Children and Dogs - Baby's Homecoming


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Congratulations! You are new parents, and it is now time to bring your little Carrie home. You have read up on “children and dogs" and know what advance steps to do to avoid jealousy or development of dog aggression or dog dominance behavior. You have prepared Duke, using your leadership position, common sense, and his dog instincts - so he is looking forward eagerly to the arrival of the new “pack member" and knows how to treat her with respect.

Remember a few things here. First, Duke has long awaited Carrie's arrival, throughout your pregnancy. Now he knows long before you come through the door that she is coming home. He has smelled it in advance, so you do not need to let him sniff her. On the contrary, do NOT put the baby at a level where Duke can sniff her, both for their individual adjustment and for their mutual safety.

Duke knows Carrie's scent already, but he needs to adjust to the crying noises and all the new sounds and smells a baby brings. Duke may have a fear bite reaction if he is given access too early. Heaven forbid baby might cry if sniffed, spook the dog, and a frightened Duke nips her! Premature access might also cause a startled Carrie to develop a fear of dogs.

Keep Duke on his normal routine. Do not change it. Duke needs consistency from you, not favoritism or sympathy. He needs stability and a simple adjustment period.

As soon as Carrie is old enough, take her in the stroller on walks with Duke as regularly as feasible. This is important. This helps to create a “pack. " Be sure to keep her stroller in front on the walk, though, so that Duke remembers: "Baby = Respect!"

It is important to establish to a dog that a baby means BOUNDARIES. Without knowing the rules, a dog sometimes tries to help by handling the baby the way he would a pup in the wild. Not good!

Gradually allow Duke supervised access to Carrier's room. He is allowed to lie down by her crib if he pleases, even from the beginning if his demeanor is proper. This is a good dog instinctive behavior and means that Duke is keeping a protective eye on her.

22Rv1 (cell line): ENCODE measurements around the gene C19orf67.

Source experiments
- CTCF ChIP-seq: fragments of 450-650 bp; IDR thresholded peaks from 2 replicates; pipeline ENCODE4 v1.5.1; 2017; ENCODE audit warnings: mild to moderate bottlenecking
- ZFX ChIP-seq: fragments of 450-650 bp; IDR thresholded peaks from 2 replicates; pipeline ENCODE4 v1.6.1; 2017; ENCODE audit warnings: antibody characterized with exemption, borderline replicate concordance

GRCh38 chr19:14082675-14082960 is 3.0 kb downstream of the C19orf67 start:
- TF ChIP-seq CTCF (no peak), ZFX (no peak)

If Duke is pestering you and trying to bring you into Carrie's room when he is normally calm around her, then CHECK THE BABY IMMEDIATELY! Trust me, Duke knows something you don't! Even if nothing appears to be wrong with Carrie, take her to the doctor – You may be thanking Duke for saving her life!

Dogs read scents. To them, it is like a free tabloid that comes out several times a day with intimate details! Let Duke learn about Carrie and observe your behavior BEFORE interaction between dog and baby is allowed.

Remember, too, that the personal time you have with your baby is for the two of you, and Duke is not a part of it. He may walk in and lie down respectfully, but you must not let him come over and demand attention. That can create competition and jealousy. Also, do not pet him while you are holding the baby, because he will think he can push your hand in such circumstances to get attention – Then one day he might push the wrong way, the wrong time, and down goes baby!

Of course, jealousy, dog possessive behavior, and dog aggression do sometimes happen. If you have any doubts or concerns about your dog's temperament, consult a professional immediately – especially if the dog is being possessive about the baby! Better to be safe than sorry. Symptoms of dog jealousy include relieving himself by the crib or in the baby's space, taking the baby's things, growling, or trying to snap. Do not take any symptoms lightly. Dog aggression toward children is a very serious problem!

GET HELP from Rena Murray at the Dog Obedience Training website. An accomplished Dog Behavior Modification expert, Dog Obedience Trainer, and Platinum Expert Author, Rena provides self-help Articles and free “Best Ezines"-recognized newsletter: PAW PERSUASION POINTERS to help you better understand communication and control of your dogs, debunk dog training myths, explore right and wrong dog training techniques for specific situations, address destructive dog behavior, excessive and obsessive dog behavior, and other canine issues, from new puppy to old dog. Subscribe for free at, visit Rena's BLOG - , find the dog products, crates, and gifts you need at, and Contact Rena for Coaching


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